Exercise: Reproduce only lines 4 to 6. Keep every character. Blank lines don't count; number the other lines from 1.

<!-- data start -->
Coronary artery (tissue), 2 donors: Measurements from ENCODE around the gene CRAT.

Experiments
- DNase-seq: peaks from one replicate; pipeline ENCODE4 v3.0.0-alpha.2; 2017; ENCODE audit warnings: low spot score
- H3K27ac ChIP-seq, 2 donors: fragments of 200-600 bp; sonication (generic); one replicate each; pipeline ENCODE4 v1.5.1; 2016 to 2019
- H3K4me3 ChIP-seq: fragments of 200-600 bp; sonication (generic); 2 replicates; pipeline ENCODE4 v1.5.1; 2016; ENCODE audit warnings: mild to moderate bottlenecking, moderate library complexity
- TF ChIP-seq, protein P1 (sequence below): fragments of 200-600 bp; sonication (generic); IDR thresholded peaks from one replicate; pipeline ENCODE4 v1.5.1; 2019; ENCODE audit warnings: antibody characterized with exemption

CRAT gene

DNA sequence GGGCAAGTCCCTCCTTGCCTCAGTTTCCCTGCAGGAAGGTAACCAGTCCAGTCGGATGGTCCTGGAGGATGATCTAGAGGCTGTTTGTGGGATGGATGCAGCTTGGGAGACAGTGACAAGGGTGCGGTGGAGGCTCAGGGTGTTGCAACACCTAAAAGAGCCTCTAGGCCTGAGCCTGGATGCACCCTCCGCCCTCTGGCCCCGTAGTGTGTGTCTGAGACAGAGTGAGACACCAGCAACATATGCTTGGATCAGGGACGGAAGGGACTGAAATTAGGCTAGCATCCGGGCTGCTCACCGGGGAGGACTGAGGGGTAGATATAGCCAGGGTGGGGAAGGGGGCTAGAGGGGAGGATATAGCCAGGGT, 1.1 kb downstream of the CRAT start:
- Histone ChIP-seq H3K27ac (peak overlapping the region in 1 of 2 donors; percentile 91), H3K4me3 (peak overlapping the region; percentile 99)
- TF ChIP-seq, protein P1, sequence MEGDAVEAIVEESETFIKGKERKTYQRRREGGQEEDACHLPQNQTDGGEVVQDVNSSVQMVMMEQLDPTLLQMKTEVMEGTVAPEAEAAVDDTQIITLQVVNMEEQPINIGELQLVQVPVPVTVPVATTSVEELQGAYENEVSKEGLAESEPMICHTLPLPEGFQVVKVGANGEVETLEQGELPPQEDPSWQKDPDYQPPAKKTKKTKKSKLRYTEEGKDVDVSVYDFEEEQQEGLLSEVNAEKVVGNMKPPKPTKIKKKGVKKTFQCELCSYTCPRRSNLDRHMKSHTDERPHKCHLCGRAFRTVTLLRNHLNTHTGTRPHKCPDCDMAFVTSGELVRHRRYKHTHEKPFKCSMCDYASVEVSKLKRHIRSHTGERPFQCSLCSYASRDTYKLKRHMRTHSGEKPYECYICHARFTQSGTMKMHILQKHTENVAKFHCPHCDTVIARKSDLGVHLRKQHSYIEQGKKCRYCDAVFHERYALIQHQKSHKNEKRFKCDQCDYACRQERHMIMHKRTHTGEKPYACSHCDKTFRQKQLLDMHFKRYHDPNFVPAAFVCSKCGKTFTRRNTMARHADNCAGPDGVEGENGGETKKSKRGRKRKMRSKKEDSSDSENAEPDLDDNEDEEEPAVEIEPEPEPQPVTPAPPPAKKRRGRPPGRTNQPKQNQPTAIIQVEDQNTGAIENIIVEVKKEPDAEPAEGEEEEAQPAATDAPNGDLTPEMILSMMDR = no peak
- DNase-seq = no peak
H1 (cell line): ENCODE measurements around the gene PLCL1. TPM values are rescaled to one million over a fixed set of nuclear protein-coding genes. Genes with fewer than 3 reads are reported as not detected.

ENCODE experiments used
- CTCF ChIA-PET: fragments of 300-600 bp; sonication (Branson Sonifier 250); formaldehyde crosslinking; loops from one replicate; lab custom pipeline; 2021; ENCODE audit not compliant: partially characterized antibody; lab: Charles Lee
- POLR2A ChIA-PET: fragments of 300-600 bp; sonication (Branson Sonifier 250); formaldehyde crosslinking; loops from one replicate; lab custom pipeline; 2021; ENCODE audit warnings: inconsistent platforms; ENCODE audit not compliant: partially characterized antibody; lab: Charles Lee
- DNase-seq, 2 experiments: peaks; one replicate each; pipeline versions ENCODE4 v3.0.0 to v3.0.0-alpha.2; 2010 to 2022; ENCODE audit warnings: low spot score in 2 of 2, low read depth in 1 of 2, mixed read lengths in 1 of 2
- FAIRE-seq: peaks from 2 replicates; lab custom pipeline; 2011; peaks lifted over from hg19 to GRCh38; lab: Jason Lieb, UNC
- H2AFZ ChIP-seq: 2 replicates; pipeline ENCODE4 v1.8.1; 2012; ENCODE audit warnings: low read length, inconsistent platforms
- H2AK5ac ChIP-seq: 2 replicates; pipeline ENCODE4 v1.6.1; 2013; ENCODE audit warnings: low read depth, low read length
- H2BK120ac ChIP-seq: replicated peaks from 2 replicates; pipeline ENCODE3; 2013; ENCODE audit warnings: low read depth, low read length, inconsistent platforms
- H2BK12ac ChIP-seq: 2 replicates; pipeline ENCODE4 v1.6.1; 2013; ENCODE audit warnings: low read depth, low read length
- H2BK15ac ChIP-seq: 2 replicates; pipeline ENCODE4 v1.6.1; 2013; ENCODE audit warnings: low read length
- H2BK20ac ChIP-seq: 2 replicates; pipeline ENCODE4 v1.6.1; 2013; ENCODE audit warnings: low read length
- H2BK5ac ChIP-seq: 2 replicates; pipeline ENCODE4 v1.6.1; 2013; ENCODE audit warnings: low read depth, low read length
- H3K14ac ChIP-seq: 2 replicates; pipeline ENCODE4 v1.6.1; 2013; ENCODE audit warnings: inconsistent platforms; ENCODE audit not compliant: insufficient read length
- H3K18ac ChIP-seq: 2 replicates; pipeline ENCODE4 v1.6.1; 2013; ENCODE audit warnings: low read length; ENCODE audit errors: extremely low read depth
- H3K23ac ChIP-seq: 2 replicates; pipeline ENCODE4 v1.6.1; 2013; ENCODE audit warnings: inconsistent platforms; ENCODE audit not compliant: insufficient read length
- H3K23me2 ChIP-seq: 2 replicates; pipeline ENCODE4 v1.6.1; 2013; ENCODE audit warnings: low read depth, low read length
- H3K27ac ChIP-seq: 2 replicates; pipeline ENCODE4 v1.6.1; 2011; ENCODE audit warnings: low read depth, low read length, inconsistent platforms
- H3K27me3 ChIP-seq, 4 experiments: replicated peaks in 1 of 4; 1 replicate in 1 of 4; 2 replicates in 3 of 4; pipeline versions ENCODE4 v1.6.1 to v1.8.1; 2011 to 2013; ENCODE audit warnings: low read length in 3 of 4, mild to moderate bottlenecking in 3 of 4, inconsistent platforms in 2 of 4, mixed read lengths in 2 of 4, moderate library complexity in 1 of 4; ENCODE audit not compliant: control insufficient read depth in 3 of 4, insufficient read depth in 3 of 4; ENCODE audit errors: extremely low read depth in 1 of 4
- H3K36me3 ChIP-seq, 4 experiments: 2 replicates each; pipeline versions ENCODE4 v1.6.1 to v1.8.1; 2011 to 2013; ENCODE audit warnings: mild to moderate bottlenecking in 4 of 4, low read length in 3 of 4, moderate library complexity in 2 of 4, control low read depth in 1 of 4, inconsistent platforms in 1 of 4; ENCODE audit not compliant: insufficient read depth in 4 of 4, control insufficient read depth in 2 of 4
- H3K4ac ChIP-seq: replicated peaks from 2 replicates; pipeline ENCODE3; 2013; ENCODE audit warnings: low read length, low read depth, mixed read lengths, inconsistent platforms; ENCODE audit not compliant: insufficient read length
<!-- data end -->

- H3K27ac ChIP-seq, 2 donors: fragments of 200-600 bp; sonication (generic); one replicate each; pipeline ENCODE4 v1.5.1; 2016 to 2019
- H3K4me3 ChIP-seq: fragments of 200-600 bp; sonication (generic); 2 replicates; pipeline ENCODE4 v1.5.1; 2016; ENCODE audit warnings: mild to moderate bottlenecking, moderate library complexity
- TF ChIP-seq, protein P1 (sequence below): fragments of 200-600 bp; sonication (generic); IDR thresholded peaks from one replicate; pipeline ENCODE4 v1.5.1; 2019; ENCODE audit warnings: antibody characterized with exemption